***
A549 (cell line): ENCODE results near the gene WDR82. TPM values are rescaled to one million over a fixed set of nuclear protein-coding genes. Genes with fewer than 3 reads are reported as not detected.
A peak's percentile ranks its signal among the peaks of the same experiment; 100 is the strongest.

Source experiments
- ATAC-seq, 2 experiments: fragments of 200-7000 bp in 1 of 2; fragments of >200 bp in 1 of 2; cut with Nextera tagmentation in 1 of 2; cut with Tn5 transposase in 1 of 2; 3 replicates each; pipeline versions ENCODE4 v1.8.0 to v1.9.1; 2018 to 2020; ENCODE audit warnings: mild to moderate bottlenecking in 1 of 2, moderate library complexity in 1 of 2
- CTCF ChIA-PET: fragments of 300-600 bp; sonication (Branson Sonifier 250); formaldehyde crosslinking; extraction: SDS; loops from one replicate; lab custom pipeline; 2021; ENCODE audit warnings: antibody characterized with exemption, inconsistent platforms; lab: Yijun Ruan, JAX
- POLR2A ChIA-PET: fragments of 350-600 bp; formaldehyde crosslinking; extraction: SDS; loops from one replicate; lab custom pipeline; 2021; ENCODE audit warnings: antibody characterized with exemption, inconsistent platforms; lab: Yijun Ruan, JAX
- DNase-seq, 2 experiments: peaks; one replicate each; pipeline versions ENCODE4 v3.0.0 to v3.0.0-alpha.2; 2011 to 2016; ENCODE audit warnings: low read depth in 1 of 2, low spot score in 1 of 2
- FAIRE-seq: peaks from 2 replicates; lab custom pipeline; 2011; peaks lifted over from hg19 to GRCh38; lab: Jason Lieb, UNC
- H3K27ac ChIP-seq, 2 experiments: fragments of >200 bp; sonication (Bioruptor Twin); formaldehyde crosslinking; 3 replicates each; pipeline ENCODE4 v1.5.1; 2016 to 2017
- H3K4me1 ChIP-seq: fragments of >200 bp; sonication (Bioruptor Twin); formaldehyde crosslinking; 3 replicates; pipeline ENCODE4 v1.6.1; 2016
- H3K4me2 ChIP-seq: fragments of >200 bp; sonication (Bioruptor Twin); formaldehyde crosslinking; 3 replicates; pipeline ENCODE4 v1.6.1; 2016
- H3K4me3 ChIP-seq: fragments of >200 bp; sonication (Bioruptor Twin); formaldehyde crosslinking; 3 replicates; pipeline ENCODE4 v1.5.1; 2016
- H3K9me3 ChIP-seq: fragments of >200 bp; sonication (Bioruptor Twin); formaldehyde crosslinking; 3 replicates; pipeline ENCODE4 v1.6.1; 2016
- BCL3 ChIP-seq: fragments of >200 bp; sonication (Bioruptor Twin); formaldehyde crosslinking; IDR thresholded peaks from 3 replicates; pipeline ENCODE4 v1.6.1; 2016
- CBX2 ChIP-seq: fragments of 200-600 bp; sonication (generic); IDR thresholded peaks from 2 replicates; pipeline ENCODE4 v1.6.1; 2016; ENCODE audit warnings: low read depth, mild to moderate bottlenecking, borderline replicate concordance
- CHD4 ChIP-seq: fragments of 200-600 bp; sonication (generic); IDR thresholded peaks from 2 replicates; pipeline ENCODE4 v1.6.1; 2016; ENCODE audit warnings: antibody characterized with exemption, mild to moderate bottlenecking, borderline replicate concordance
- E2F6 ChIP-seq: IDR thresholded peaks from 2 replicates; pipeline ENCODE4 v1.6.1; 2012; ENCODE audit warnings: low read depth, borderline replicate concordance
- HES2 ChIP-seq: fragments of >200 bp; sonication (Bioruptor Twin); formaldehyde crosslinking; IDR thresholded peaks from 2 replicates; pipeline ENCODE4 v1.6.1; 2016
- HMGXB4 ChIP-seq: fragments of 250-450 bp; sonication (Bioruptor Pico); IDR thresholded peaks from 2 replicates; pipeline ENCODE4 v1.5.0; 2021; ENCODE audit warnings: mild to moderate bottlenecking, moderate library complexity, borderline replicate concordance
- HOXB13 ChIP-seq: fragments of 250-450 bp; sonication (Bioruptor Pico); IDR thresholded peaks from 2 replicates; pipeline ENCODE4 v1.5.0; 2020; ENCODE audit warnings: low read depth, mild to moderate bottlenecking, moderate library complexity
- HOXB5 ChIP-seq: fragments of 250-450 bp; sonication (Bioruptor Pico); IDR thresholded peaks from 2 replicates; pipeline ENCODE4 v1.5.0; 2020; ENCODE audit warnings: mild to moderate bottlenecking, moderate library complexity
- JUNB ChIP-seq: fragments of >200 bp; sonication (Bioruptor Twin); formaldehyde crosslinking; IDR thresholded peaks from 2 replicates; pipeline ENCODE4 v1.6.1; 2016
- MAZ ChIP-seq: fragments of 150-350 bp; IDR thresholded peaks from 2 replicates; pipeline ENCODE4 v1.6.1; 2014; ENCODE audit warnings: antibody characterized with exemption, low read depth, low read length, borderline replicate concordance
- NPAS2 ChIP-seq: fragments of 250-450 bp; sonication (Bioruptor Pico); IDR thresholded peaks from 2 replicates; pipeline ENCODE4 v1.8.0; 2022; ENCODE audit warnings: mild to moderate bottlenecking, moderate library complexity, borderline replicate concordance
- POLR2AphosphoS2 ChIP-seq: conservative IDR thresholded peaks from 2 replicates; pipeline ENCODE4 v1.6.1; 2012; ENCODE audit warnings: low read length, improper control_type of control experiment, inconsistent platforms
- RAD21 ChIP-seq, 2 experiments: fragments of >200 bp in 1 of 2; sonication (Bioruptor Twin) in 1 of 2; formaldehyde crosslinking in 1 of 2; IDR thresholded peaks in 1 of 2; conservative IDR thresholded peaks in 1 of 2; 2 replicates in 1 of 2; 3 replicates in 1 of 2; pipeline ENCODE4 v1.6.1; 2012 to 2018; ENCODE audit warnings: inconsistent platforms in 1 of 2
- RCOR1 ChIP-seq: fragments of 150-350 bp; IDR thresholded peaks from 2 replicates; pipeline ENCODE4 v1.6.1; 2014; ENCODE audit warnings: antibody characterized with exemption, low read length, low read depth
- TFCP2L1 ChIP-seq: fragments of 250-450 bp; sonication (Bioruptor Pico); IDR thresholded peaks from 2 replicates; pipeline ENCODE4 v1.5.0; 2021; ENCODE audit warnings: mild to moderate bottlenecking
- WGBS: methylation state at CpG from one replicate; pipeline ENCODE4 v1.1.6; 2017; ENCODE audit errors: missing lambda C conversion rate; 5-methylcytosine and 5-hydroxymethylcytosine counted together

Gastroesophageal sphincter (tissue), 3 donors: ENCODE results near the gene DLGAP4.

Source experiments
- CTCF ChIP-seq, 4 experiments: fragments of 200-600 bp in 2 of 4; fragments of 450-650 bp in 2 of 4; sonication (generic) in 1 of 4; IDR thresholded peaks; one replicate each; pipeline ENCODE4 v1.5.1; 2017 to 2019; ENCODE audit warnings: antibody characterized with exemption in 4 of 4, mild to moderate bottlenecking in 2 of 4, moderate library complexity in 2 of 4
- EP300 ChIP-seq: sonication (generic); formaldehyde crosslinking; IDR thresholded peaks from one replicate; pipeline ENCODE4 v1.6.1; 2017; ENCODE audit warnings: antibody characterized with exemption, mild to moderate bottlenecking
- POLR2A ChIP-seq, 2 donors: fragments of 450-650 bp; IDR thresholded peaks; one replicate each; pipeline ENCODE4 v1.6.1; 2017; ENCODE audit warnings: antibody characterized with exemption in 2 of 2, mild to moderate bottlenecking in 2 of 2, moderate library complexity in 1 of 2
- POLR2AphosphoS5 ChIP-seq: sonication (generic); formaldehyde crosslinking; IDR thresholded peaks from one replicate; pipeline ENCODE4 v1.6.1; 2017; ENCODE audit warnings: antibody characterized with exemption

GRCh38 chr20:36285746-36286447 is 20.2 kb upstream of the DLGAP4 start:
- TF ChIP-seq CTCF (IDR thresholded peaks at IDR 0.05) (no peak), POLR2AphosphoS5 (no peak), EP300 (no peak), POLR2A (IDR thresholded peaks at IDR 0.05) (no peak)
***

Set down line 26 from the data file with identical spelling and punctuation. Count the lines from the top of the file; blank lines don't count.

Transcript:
- RAD21 ChIP-seq, 2 experiments: fragments of >200 bp in 1 of 2; sonication (Bioruptor Twin) in 1 of 2; formaldehyde crosslinking in 1 of 2; IDR thresholded peaks in 1 of 2; conservative IDR thresholded peaks in 1 of 2; 2 replicates in 1 of 2; 3 replicates in 1 of 2; pipeline ENCODE4 v1.6.1; 2012 to 2018; ENCODE audit warnings: inconsistent platforms in 1 of 2